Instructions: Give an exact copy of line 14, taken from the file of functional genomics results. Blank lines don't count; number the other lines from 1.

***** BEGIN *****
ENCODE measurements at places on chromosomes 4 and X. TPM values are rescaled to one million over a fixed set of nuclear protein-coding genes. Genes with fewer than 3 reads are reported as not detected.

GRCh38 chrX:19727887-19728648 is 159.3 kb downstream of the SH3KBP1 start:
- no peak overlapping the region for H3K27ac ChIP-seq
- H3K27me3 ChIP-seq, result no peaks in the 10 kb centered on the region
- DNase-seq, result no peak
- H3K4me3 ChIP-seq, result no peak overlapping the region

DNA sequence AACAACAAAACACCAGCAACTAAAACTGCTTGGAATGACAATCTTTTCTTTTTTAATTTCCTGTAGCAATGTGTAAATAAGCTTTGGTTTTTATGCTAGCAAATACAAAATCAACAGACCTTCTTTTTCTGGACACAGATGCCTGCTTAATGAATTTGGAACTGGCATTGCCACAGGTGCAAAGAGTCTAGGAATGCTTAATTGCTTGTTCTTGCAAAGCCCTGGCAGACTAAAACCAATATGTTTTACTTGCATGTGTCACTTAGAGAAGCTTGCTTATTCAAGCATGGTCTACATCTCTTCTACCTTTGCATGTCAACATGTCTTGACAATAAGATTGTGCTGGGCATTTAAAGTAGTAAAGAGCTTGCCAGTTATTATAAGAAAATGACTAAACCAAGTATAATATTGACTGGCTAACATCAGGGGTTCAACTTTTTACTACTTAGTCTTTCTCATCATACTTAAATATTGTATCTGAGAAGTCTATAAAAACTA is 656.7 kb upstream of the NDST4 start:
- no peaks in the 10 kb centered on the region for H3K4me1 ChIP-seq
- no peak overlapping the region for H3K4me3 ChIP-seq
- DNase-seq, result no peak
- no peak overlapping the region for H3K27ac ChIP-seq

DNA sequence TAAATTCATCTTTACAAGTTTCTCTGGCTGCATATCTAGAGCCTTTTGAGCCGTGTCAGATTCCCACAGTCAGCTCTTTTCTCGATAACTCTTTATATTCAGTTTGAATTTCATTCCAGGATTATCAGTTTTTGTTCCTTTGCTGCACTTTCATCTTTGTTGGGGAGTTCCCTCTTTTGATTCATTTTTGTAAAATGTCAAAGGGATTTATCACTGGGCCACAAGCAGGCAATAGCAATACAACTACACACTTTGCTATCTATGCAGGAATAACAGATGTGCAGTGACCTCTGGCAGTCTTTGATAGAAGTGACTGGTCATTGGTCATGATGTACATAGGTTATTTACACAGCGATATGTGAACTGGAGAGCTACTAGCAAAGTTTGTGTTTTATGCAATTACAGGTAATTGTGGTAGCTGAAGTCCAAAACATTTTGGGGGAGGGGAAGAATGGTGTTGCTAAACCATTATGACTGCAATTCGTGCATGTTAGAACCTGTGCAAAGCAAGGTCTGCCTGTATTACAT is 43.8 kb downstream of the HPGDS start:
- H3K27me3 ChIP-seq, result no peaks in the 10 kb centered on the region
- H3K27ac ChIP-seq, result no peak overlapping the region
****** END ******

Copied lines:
- H3K27ac ChIP-seq, result no peak overlapping the region